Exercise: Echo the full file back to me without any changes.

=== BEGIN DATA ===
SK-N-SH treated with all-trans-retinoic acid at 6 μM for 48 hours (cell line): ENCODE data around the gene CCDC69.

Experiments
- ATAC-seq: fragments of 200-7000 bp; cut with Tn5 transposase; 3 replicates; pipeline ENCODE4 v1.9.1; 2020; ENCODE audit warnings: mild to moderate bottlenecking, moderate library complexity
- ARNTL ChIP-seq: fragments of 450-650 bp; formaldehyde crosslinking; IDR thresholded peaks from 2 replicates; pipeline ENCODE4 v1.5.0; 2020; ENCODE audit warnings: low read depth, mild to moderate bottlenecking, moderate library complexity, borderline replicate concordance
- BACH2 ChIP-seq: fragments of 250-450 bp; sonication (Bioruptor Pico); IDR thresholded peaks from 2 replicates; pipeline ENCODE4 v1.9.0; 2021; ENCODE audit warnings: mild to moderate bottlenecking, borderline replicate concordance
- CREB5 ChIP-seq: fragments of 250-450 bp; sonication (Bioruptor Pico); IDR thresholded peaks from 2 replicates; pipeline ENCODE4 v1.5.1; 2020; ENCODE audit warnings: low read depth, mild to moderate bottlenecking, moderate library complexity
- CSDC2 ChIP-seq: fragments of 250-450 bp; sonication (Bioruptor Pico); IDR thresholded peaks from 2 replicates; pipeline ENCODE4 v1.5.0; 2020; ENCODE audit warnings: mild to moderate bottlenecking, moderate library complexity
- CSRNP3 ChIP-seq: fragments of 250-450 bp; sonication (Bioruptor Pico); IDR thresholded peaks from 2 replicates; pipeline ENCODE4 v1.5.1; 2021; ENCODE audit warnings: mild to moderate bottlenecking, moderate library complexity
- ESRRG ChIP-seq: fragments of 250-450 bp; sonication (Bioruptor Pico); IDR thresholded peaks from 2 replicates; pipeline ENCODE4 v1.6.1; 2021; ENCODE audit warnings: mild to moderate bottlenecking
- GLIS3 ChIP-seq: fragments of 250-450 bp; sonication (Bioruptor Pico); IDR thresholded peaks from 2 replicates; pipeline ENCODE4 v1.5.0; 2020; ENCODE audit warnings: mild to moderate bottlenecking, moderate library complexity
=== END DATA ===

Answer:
SK-N-SH treated with all-trans-retinoic acid at 6 μM for 48 hours (cell line): ENCODE data around the gene CCDC69.

Experiments
- ATAC-seq: fragments of 200-7000 bp; cut with Tn5 transposase; 3 replicates; pipeline ENCODE4 v1.9.1; 2020; ENCODE audit warnings: mild to moderate bottlenecking, moderate library complexity
- ARNTL ChIP-seq: fragments of 450-650 bp; formaldehyde crosslinking; IDR thresholded peaks from 2 replicates; pipeline ENCODE4 v1.5.0; 2020; ENCODE audit warnings: low read depth, mild to moderate bottlenecking, moderate library complexity, borderline replicate concordance
- BACH2 ChIP-seq: fragments of 250-450 bp; sonication (Bioruptor Pico); IDR thresholded peaks from 2 replicates; pipeline ENCODE4 v1.9.0; 2021; ENCODE audit warnings: mild to moderate bottlenecking, borderline replicate concordance
- CREB5 ChIP-seq: fragments of 250-450 bp; sonication (Bioruptor Pico); IDR thresholded peaks from 2 replicates; pipeline ENCODE4 v1.5.1; 2020; ENCODE audit warnings: low read depth, mild to moderate bottlenecking, moderate library complexity
- CSDC2 ChIP-seq: fragments of 250-450 bp; sonication (Bioruptor Pico); IDR thresholded peaks from 2 replicates; pipeline ENCODE4 v1.5.0; 2020; ENCODE audit warnings: mild to moderate bottlenecking, moderate library complexity
- CSRNP3 ChIP-seq: fragments of 250-450 bp; sonication (Bioruptor Pico); IDR thresholded peaks from 2 replicates; pipeline ENCODE4 v1.5.1; 2021; ENCODE audit warnings: mild to moderate bottlenecking, moderate library complexity
- ESRRG ChIP-seq: fragments of 250-450 bp; sonication (Bioruptor Pico); IDR thresholded peaks from 2 replicates; pipeline ENCODE4 v1.6.1; 2021; ENCODE audit warnings: mild to moderate bottlenecking
- GLIS3 ChIP-seq: fragments of 250-450 bp; sonication (Bioruptor Pico); IDR thresholded peaks from 2 replicates; pipeline ENCODE4 v1.5.0; 2020; ENCODE audit warnings: mild to moderate bottlenecking, moderate library complexity